best,
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Old 25th February 2012, 05:13 PM   #15
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Default Small rings

You are surely right, that generally more smaller rings are a better protection against a cutting sword. But this is only right if the rings have the same wire diameter as larger rings. But such small rings like the ones posted above must have and have a smaller wire diameter. The last sample has only a wire diameter of 0.6 mm, compared with a wire diameter of 1.2-1.6 mm for a usual mail shirt. But the weakest area of a riveted ring is not the ring itself, it is the rivet. I was not able to measure the diameter of the rivet, but I assume that the diameter is no more than c. 0.3-0.5 mm in a wire of 0.6 mm (a paper-clip has a wire diam. of 0.8 mm!), although the wire is flattened at the area of the rivet. Therefore such mail shirts are extremely fragile against damage, which I have seen on my own mail shirt. Therefore I am sure that such mail shirts could never have been used for figting.

Best
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Old 26th February 2012, 03:41 PM   #16
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Quote:
Originally Posted by Swordfish
You are surely right, that generally more smaller rings are a better protection against a cutting sword. But this is only right if the rings have the same wire diameter as larger rings. But such small rings like the ones posted above must have and have a smaller wire diameter. The last sample has only a wire diameter of 0.6 mm, compared with a wire diameter of 1.2-1.6 mm for a usual mail shirt. But the weakest area of a riveted ring is not the ring itself, it is the rivet. I was not able to measure the diameter of the rivet, but I assume that the diameter is no more than c. 0.3-0.5 mm in a wire of 0.6 mm (a paper-clip has a wire diam. of 0.8 mm!), although the wire is flattened at the area of the rivet. Therefore such mail shirts are extremely fragile against damage, which I have seen on my own mail shirt. Therefore I am sure that such mail shirts could never have been used for figting.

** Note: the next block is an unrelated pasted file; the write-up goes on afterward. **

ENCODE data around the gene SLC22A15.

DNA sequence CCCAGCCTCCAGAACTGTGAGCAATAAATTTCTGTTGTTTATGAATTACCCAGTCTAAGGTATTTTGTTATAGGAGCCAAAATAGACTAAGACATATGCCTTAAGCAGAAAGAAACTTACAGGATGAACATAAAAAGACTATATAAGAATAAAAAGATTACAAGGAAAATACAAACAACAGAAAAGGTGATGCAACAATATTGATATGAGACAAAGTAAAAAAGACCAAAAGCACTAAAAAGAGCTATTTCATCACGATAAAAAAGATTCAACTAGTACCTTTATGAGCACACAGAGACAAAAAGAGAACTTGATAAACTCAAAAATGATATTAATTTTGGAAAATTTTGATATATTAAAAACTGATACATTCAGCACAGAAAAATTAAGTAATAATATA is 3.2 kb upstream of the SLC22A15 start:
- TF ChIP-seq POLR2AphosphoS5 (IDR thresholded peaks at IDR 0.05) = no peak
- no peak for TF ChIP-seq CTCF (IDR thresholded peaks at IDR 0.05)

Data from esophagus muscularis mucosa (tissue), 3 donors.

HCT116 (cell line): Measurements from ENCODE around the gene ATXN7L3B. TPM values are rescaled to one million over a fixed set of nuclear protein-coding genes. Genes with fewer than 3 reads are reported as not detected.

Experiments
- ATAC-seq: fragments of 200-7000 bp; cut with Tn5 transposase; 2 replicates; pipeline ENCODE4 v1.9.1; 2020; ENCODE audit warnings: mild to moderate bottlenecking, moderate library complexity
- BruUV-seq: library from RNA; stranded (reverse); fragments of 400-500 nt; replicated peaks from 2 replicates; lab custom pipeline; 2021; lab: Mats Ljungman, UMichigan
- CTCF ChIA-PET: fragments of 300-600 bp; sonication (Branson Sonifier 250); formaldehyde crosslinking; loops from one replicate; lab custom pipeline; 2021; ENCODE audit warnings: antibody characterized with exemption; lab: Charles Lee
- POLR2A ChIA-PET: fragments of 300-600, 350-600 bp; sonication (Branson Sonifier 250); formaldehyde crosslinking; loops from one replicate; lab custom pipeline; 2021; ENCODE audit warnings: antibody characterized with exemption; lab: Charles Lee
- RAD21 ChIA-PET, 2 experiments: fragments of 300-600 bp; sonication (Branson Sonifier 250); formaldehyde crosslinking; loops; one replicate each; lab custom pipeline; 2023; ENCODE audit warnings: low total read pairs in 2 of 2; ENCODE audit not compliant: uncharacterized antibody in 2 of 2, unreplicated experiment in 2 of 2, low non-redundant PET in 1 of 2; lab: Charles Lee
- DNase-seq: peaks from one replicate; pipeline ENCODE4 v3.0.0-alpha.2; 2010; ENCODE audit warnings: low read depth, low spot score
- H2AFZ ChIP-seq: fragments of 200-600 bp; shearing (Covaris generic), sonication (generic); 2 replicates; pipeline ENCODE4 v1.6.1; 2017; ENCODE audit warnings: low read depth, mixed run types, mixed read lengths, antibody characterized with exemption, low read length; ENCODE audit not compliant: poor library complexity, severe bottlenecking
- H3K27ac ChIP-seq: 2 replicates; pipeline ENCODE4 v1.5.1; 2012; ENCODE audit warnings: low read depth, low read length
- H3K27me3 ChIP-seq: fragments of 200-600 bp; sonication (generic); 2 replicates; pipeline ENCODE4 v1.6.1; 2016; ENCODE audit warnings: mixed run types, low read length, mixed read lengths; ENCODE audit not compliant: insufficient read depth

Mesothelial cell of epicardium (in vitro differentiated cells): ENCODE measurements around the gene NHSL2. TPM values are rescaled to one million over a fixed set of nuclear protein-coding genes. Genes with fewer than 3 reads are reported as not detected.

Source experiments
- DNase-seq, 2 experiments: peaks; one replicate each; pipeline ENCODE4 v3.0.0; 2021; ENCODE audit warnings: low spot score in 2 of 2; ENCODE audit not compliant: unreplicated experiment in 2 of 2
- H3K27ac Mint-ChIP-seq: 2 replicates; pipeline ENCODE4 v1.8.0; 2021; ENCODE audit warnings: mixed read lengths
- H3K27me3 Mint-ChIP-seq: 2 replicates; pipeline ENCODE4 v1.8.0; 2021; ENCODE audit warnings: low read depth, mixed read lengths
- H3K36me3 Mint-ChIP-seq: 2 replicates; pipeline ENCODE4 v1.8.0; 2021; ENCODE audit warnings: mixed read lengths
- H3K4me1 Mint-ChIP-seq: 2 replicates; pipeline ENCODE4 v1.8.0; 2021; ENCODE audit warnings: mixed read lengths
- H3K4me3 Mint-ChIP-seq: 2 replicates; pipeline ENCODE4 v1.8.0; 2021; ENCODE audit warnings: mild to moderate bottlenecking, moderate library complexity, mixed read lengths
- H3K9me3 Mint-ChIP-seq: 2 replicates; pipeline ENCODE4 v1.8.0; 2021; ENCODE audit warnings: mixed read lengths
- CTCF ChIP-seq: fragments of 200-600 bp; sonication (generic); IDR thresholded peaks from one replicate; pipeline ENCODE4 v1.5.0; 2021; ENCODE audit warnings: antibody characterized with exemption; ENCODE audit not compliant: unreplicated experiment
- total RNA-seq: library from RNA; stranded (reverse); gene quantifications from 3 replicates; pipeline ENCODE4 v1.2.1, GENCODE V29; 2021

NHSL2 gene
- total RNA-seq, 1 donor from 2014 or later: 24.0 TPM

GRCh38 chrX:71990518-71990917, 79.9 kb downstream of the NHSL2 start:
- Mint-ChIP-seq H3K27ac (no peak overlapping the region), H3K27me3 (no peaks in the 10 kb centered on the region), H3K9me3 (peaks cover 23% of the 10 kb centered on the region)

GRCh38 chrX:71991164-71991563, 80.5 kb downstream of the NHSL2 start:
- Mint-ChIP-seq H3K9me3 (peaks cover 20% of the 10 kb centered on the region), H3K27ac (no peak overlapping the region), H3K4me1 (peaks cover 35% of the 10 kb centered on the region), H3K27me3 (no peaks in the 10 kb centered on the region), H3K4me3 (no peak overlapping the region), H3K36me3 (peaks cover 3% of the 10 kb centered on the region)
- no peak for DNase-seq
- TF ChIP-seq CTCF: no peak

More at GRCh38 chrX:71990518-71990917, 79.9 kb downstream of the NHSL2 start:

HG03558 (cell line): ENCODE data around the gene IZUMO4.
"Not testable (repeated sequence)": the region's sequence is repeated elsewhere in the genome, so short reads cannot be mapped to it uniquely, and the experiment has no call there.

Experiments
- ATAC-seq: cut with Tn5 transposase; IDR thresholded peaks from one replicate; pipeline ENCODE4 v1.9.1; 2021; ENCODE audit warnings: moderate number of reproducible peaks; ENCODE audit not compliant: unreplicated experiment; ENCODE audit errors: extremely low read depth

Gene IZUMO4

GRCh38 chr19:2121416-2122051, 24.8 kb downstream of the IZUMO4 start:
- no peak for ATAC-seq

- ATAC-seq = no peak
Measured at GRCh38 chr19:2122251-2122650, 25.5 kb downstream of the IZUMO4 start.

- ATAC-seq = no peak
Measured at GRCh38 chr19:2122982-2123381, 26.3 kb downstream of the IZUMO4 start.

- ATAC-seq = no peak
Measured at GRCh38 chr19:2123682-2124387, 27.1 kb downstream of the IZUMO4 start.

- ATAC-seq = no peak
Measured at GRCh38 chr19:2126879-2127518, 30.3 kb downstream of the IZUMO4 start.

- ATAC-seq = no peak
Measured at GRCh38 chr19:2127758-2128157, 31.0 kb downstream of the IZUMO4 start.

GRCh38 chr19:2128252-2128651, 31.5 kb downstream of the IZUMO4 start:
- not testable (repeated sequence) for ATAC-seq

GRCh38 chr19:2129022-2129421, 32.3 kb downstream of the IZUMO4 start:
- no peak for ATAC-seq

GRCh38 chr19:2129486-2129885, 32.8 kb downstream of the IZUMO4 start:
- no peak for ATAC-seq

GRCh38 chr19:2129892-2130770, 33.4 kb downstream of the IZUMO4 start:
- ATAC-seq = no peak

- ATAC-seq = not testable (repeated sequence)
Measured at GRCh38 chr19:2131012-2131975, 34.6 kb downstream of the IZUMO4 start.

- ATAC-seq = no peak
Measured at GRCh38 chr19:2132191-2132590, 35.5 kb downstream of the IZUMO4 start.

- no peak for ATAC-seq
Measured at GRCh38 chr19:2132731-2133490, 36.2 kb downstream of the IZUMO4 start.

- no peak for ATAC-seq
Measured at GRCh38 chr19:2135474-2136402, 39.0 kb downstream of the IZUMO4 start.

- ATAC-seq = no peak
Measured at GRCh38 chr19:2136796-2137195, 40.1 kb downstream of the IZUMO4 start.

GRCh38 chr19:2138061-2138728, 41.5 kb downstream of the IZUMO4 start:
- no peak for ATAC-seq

Best




by a blow or cut with a sword, the sword energy is divided over a lot of rings , also the density in the mail with smaller rings is much higher.
Therefor these rings don't need to be as thick in cross-section, compared with the rings having a larger diameter


example: a butcher's glove with even smaller rings offers protection against a butcher's cleaver!

Every theory is fine with me but i do think that this 6kg mail has had more function than just status.

best,
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Old 2nd March 2012, 03:57 PM   #17
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Default Small rings

I`m sorry to contradict you completely. The comparison with a butcher`glove is not reasonable. A butcher`s glove must have small rings to get the feel and mobility of the fingers. A butcher`s glove must must protect only against the cut with a sharp knife and against the penetration of the tip of the knife. Therefore a small ring with a thin wire is necessary and sufficient. But this is completely different than a heavy blow with a sword blade, which has a multiple of energy.
The shirt is of the second half of the 15th century, probably from the last quarter. Every wealthy knight will have worn at this time at least a breast-plate to protect the breast. Why then wear an extremely expensive mail shirt? Only to protect the upper arms?
Such small rings certainly offer protection only against a light blow of a sword. But that is not the point. As already mentioned, the weakest area of such small rings is the rivetting. In the field a mail shirt is worn all day. Any contact with a sharp edge would tear a hole in the shirt. After several weeks, the shirt would be torn. If you compare in reality such a small ring with a ring of a strong fighting shirt, you will comprehend immediately the difference.